The pharma's noble aim is for people to "live" while paying for the medicines they need to stay alive.  After all, you can't dip into your coin clutch when you are dead.

Here is the Pharma Business 101 plan:

>Treatment = Outlay for ongoing (lengthy) medicine costs, adjusted for maximum profit.

>Cure = Outlay for potentially shorter medicine costs, adjusted for maximum profit. 

I think though that there is a favorable evolutionary wildcard stepping up coming from various natural human genetic response discoveries.
« Last Edit: July 10, 2015, 10:00:22 PM by OneTampa »
"He is my oldest child. The shy and retiring one over there with the Haitian headdress serving pescaíto frito."

Offline MahmoudK

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Re: diminishing returns in HIV
« Reply #17 on: July 11, 2015, 02:45:51 AM »
Just a curious thought, when do you think some of these drug will come off patent? Like, how do you people know these patent's are ending soon?

Offline xasxas

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Re: diminishing returns in HIV
« Reply #18 on: July 11, 2015, 06:29:32 AM »
Just a curious thought, when do you think some of these drug will come off patent? Like, how do you people know these patent's are ending soon?

The article below has a table with some of the drugs that have and are coming off patent.  These drugs are the constituents of the combination therapies we use.

http://www.nature.com/news/generic-hiv-drugs-will-widen-us-treatment-net-1.11173

One of the bigger drugs coming off patent soon is Atripla and is as such:

http://www.drugpatentwatch.com/ultimate/tradename/ATRIPLA

Mind you can get generics for many patented drugs if you live in a developing country.

Offline MitchMiller

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Re: diminishing returns in HIV
« Reply #19 on: Yesterday at 04:50:53 AM »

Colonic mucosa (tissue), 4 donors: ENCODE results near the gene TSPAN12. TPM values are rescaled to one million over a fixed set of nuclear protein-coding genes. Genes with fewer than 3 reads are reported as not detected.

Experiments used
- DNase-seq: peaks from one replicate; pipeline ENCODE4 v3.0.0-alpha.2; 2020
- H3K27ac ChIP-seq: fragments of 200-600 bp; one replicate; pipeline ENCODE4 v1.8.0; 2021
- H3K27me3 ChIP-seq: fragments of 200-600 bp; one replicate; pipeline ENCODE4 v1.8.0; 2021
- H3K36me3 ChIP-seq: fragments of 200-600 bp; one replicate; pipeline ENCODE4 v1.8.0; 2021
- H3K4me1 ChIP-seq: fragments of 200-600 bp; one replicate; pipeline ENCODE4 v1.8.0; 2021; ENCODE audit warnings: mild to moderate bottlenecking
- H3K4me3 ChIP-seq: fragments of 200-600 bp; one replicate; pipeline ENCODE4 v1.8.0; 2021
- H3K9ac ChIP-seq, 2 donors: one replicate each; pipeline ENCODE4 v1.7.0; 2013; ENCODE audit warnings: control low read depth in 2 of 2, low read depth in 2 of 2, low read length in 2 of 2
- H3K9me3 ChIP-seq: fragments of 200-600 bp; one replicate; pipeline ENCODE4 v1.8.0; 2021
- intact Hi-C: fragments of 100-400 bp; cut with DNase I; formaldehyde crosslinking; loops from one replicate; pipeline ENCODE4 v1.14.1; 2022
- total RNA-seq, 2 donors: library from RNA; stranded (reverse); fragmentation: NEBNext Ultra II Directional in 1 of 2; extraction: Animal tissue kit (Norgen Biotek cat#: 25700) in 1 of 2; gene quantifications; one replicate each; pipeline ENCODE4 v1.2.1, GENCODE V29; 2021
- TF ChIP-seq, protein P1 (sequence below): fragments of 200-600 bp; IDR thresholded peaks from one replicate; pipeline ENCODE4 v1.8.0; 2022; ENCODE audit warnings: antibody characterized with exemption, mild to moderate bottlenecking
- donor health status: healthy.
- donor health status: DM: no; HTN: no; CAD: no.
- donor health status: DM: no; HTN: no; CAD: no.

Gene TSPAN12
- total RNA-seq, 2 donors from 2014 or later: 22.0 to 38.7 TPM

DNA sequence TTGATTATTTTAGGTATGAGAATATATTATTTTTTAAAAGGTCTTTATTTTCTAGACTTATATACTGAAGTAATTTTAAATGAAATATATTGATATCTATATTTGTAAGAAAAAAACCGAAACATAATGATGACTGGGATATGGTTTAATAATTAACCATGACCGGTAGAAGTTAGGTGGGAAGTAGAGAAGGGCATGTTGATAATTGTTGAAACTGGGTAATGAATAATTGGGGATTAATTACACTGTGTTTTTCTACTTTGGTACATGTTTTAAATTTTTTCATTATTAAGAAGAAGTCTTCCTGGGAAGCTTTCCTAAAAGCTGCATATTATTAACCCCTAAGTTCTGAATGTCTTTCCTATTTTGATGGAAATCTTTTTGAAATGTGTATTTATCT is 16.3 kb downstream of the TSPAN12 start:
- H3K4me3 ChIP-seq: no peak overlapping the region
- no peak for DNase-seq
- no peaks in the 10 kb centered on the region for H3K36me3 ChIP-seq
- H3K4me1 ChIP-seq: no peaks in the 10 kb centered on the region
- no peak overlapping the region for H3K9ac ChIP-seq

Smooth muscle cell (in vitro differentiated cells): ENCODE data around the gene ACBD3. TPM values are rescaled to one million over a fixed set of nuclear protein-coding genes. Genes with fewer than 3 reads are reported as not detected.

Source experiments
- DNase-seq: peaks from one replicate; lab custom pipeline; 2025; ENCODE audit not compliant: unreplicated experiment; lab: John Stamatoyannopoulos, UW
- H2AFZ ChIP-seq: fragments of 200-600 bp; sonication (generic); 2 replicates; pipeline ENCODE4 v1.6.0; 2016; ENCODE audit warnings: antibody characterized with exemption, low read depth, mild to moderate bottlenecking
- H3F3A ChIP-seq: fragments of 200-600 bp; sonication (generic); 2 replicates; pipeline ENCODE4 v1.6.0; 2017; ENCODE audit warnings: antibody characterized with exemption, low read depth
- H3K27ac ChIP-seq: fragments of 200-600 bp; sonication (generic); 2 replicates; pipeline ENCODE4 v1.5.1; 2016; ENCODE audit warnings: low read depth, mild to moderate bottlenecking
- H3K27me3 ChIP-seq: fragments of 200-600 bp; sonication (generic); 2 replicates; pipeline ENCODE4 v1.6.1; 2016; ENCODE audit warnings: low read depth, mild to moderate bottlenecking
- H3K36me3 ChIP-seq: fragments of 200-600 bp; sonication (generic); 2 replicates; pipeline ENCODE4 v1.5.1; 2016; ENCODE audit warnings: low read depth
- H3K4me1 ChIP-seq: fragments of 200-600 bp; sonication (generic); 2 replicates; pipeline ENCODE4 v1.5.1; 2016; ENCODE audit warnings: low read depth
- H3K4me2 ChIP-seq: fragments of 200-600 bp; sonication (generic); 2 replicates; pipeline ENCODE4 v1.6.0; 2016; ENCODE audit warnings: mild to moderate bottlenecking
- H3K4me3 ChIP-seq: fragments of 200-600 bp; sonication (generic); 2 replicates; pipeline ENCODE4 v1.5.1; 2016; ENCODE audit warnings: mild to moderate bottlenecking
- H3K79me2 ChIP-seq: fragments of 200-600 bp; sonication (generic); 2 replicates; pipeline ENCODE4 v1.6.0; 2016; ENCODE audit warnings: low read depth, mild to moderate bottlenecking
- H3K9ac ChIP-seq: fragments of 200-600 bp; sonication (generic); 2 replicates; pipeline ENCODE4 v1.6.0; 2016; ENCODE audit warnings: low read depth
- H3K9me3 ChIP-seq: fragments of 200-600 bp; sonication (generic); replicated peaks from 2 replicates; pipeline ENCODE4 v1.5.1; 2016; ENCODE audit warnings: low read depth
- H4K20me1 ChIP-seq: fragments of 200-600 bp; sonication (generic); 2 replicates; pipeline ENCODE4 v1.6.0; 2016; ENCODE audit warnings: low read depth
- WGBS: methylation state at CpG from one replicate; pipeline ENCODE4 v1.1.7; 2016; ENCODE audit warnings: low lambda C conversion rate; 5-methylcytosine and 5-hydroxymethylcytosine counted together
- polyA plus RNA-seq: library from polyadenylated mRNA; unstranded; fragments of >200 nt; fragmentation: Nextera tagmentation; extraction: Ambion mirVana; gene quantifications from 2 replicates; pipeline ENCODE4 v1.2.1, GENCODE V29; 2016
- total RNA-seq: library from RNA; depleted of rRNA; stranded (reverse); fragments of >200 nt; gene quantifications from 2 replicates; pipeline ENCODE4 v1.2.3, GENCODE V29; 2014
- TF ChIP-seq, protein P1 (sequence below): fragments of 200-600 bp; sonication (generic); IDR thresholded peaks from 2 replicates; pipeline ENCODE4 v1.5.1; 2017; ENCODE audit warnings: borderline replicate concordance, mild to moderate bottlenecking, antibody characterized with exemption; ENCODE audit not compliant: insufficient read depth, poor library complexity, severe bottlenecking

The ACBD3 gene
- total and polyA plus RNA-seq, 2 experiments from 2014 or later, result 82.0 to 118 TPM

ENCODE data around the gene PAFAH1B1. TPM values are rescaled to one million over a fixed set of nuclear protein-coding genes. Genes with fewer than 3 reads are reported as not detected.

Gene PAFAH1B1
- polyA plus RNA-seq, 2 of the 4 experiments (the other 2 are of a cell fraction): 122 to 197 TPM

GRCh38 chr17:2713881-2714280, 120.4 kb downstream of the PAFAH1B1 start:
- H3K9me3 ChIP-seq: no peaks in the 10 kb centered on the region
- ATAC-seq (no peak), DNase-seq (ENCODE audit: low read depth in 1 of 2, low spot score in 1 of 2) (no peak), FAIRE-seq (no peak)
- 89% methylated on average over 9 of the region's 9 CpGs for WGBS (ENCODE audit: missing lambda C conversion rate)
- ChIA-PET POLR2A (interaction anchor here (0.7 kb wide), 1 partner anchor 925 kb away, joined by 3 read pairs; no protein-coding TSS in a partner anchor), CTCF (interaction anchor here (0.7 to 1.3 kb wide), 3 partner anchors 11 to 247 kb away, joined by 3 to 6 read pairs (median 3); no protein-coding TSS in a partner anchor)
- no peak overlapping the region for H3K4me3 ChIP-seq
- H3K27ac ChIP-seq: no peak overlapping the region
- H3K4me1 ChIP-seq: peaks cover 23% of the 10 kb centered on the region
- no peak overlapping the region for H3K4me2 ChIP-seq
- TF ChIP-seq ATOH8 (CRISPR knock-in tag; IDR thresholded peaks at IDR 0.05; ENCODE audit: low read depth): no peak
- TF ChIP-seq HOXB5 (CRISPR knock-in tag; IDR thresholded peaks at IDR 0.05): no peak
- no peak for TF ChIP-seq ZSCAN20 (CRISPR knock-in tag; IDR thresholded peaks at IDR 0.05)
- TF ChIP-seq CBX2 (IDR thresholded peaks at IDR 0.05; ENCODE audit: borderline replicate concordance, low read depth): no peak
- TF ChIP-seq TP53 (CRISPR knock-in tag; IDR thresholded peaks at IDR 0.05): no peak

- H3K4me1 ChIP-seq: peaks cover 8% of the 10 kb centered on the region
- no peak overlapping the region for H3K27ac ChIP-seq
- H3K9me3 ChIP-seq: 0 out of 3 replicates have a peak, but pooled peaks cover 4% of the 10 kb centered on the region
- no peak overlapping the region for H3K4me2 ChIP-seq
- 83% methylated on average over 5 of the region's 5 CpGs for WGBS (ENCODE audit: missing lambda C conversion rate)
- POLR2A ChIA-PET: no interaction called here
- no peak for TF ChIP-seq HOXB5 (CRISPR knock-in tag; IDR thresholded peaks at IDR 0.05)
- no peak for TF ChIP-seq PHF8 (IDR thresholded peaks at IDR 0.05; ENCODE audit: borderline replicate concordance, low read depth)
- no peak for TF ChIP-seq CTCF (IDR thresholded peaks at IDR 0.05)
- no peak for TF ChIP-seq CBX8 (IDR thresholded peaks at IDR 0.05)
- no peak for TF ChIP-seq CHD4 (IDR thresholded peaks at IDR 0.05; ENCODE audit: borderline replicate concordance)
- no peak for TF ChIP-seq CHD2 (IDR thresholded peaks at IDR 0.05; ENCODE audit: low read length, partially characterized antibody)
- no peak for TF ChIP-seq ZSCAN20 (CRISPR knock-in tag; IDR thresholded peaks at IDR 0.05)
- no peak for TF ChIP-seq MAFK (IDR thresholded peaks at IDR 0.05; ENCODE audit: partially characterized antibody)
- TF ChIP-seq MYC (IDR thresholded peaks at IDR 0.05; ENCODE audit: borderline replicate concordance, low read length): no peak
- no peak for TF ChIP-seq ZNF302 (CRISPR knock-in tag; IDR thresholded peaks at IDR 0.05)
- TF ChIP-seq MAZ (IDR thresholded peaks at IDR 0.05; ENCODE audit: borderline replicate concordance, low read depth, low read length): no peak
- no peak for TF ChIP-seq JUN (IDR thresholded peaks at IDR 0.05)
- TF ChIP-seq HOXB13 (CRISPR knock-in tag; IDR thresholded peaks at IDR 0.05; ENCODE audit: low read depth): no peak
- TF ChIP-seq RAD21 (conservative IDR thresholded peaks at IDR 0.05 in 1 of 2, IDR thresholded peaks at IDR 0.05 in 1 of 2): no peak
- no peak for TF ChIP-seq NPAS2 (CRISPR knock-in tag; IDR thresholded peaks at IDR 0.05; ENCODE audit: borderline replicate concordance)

Once Sustiva comes off patent, it will open up the generic market to combos of three pills that can be taken once daily that are as efficacious as Atripla.   

Personally, I don't see any difference between taking one pill daily vs two or three pills once daily.

The big problem is that generic drugs in the US still cost three to five times what they cost overseas.  I'm not sure why, but US generics are far more expensive than online prices of the Cipla equivalents (and Cipla drugs are FDA approved for PEPFAR).

Offline xman

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Re: diminishing returns in HIV
« Reply #20 on: Yesterday at 01:55:57 PM »
Gilead has started investing in drugs that attack the latent reservoir. Look at the pipeline. They have one candidate in phase 1 clinical trials. The forecast is that in the next 5-10 years new drugs are designed to target latently infected cells. Big Pharma is investing in cure research for making even more money on the next generation of drugs able to the destroy the reservoir. A cure is much more profitable as actual therapy. People get cured and perhaps reinfected. This allows to make profit on single persons on a repeated basis. A cure is not a preventive vaccine.
sign the petition launched by the aids policy project addressed to the nih aimed to increase the money needed to find the cure:

http://www.aidspolicyproject.org/petition_for_the_nih

we can make a difference and we need to fight. please support them! it doesn't cost you anything. they need it now more than ever!

Offline geobee

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Re: diminishing returns in HIV
« Reply #21 on: Yesterday at 08:28:36 PM »
For me, 1 pill a day means only 1 co-pay.  It's actually cheaper for Kaiser to buy the three drugs instead of supplying me with the one drug (Stribild).  But because it's only 1 copay for me I go with the Stribild.